AIChE Journal, Vol.53, No.11, 2769-2782, 2007
Darcy's law-based models for liquid absorption in polymer wicks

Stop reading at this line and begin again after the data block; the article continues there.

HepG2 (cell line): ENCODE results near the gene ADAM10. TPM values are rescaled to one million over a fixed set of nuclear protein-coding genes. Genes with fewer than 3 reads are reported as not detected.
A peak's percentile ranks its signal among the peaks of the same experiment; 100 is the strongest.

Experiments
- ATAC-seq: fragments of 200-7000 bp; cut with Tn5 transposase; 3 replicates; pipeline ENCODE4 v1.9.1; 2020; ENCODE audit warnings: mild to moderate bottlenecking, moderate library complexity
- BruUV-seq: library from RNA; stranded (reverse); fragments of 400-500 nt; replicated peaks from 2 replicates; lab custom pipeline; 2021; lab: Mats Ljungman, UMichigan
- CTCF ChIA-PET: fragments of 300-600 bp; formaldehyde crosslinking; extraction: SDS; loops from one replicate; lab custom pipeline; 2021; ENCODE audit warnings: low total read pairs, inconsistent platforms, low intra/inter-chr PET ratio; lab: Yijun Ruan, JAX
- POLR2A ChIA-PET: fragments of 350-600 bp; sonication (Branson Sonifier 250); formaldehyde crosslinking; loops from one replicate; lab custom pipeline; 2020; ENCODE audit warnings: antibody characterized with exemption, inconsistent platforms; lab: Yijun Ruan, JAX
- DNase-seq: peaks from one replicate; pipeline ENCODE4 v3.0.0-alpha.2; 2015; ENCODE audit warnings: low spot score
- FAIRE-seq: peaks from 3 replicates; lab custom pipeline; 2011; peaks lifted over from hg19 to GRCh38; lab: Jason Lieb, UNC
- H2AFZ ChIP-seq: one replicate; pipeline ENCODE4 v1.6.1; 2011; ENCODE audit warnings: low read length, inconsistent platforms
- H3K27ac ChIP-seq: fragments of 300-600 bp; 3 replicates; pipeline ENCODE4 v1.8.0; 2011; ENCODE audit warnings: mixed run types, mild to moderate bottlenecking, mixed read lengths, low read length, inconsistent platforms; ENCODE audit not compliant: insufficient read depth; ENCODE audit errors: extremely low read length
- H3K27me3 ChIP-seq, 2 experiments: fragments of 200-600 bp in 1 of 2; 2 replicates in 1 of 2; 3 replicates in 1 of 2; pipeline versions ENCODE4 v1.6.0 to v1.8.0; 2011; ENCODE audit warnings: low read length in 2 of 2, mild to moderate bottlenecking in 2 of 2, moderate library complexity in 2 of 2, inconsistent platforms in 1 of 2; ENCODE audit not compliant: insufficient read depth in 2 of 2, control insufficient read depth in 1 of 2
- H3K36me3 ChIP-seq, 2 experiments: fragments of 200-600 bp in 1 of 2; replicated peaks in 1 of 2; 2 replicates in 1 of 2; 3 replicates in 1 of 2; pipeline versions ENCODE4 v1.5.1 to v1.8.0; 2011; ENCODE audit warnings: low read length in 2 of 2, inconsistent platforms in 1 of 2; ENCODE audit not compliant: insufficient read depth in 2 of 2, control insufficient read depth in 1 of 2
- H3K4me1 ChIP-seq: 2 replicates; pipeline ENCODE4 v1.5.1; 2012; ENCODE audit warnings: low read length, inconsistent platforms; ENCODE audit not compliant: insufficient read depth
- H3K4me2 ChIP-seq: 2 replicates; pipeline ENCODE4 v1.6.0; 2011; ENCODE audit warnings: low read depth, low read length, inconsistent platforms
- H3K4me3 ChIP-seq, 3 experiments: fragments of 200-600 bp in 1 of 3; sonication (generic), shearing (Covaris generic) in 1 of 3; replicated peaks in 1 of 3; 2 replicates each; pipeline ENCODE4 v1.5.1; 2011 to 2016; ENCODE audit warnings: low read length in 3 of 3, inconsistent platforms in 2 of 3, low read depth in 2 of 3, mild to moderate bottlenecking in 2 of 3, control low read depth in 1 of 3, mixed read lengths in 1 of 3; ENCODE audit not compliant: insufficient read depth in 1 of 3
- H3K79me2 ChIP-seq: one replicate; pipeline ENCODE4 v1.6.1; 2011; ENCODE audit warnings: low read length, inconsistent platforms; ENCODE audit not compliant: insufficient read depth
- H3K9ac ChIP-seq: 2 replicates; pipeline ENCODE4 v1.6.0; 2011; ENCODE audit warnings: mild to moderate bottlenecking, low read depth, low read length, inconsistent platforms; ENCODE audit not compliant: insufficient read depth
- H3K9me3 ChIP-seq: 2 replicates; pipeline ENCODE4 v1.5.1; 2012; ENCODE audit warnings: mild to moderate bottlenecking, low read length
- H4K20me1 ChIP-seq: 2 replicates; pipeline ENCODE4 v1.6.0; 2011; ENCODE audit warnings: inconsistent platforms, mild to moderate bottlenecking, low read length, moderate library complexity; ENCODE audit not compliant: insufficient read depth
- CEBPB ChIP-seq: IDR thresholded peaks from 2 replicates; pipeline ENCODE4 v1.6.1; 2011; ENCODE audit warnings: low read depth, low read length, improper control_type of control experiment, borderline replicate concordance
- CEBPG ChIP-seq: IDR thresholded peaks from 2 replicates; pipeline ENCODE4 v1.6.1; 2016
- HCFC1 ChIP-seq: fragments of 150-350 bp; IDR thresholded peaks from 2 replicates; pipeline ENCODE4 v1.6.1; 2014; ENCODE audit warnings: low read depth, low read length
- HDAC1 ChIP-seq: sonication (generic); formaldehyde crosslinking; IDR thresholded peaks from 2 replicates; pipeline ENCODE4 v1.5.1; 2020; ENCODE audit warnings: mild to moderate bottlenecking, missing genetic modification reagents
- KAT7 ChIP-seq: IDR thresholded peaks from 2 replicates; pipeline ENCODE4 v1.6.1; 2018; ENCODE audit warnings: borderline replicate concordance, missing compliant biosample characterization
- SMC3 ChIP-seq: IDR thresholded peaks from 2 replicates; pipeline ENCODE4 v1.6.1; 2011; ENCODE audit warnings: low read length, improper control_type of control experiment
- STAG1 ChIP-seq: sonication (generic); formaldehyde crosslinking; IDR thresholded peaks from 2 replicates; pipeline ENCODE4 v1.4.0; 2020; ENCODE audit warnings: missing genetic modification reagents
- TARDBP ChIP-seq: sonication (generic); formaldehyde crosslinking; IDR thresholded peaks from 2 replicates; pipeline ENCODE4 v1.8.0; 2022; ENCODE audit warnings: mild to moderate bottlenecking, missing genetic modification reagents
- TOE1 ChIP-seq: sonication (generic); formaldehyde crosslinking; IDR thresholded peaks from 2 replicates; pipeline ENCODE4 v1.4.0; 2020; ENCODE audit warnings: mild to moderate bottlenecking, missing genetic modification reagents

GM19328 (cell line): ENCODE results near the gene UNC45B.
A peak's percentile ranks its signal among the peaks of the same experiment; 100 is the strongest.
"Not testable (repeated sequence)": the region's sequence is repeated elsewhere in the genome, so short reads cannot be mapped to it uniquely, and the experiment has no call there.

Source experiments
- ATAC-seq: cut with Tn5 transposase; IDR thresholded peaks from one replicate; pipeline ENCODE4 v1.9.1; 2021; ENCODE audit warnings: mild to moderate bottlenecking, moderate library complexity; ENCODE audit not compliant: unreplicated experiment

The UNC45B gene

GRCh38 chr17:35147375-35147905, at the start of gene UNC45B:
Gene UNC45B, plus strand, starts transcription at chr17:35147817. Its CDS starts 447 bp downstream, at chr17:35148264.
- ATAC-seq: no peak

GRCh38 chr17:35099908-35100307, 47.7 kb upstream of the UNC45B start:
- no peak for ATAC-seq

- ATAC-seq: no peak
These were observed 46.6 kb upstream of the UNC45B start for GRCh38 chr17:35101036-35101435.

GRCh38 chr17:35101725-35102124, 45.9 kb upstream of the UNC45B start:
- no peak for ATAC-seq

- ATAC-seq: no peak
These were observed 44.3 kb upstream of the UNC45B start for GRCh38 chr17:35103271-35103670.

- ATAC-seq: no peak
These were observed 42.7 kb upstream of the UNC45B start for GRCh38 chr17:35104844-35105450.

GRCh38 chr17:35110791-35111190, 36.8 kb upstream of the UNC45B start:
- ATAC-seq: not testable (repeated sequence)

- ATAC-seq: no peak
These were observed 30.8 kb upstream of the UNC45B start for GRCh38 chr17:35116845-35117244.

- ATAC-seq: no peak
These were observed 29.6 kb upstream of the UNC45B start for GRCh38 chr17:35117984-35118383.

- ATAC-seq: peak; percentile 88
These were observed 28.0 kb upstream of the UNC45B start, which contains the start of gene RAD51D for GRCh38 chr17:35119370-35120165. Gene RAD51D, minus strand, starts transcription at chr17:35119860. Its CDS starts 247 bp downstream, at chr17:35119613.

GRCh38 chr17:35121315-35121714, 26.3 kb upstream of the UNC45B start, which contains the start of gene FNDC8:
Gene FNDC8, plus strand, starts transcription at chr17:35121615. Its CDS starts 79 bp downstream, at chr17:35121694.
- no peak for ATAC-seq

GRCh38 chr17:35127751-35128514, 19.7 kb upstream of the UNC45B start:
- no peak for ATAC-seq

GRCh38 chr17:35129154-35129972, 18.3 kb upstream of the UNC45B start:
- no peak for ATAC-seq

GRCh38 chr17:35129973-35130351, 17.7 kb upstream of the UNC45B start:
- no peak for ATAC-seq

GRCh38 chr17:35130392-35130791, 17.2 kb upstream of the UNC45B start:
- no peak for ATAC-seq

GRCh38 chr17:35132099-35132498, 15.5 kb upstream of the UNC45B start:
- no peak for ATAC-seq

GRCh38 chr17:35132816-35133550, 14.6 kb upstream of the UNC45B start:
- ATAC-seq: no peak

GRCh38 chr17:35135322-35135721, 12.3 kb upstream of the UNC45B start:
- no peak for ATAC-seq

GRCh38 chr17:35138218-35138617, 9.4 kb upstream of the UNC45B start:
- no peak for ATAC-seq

Wicking of liquids in polymer wicks made of sintered polymer beads is studied experimentally where three different polymer wicks (made from polycarbonate, polyethylene, and polypropylene) and three different well-characterized liquids (hexadecane, decane, and dodecane) are used to plot the mass of wicked liquid as a function of time. The experimental results are compared with the Predictions from the Wash-burn equation as well as a Darcy's law-based formulation. The suction pressure needed to pull the liquid up a wick in the formulation is modeled using a new energy balance (EB) method and a capillary method. In the former, the released surface energy during wetting is equated to the viscous losses during liquid motion; in the latter, the suction pressure is obtained by treating the wick pore-space as a bundle of capillary tubes. The Darcy's law-based formulation also considers the effect of gravity in its predictions. The newly proposed EB method in conjunction with gravity yields the most satisfying predictions. All parameters used in the proposed model were measured independently and no fitting parameters were used. The success of this method is especially notable for a large-pore polypropylene wick where it was the only model to predict the final steady-state height for the liquid column. (C) 2007 American Institute of Chemical Engineers.